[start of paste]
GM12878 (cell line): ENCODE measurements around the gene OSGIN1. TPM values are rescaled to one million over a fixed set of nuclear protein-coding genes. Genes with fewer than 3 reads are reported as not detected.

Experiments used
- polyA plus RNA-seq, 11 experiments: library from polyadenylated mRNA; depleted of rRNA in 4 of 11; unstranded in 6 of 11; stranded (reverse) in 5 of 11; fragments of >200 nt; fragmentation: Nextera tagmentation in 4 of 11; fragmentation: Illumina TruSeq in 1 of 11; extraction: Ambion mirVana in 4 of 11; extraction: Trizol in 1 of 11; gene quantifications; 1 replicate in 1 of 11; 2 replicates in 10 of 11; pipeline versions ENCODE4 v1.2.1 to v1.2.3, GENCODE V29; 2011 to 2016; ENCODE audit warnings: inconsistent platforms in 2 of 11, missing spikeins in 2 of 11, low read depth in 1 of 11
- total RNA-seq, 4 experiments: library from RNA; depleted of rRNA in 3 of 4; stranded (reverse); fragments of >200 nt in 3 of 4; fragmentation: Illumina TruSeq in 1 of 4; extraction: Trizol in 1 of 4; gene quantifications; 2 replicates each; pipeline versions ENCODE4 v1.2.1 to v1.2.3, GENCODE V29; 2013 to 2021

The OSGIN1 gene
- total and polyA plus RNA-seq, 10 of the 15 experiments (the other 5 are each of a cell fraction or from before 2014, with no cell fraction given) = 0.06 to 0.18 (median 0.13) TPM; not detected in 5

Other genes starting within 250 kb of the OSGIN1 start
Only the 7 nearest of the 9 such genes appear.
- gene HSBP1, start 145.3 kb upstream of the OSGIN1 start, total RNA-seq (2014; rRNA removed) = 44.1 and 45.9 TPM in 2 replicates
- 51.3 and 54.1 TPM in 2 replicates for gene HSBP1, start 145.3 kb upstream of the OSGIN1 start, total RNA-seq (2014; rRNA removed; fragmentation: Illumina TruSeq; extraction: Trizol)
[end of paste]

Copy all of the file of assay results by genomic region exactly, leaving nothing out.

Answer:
GM12878 (cell line): ENCODE measurements around the gene OSGIN1. TPM values are rescaled to one million over a fixed set of nuclear protein-coding genes. Genes with fewer than 3 reads are reported as not detected.

Experiments used
- polyA plus RNA-seq, 11 experiments: library from polyadenylated mRNA; depleted of rRNA in 4 of 11; unstranded in 6 of 11; stranded (reverse) in 5 of 11; fragments of >200 nt; fragmentation: Nextera tagmentation in 4 of 11; fragmentation: Illumina TruSeq in 1 of 11; extraction: Ambion mirVana in 4 of 11; extraction: Trizol in 1 of 11; gene quantifications; 1 replicate in 1 of 11; 2 replicates in 10 of 11; pipeline versions ENCODE4 v1.2.1 to v1.2.3, GENCODE V29; 2011 to 2016; ENCODE audit warnings: inconsistent platforms in 2 of 11, missing spikeins in 2 of 11, low read depth in 1 of 11
- total RNA-seq, 4 experiments: library from RNA; depleted of rRNA in 3 of 4; stranded (reverse); fragments of >200 nt in 3 of 4; fragmentation: Illumina TruSeq in 1 of 4; extraction: Trizol in 1 of 4; gene quantifications; 2 replicates each; pipeline versions ENCODE4 v1.2.1 to v1.2.3, GENCODE V29; 2013 to 2021

The OSGIN1 gene
- total and polyA plus RNA-seq, 10 of the 15 experiments (the other 5 are each of a cell fraction or from before 2014, with no cell fraction given) = 0.06 to 0.18 (median 0.13) TPM; not detected in 5

Other genes starting within 250 kb of the OSGIN1 start
Only the 7 nearest of the 9 such genes appear.
- gene HSBP1, start 145.3 kb upstream of the OSGIN1 start, total RNA-seq (2014; rRNA removed) = 44.1 and 45.9 TPM in 2 replicates
- 51.3 and 54.1 TPM in 2 replicates for gene HSBP1, start 145.3 kb upstream of the OSGIN1 start, total RNA-seq (2014; rRNA removed; fragmentation: Illumina TruSeq; extraction: Trizol)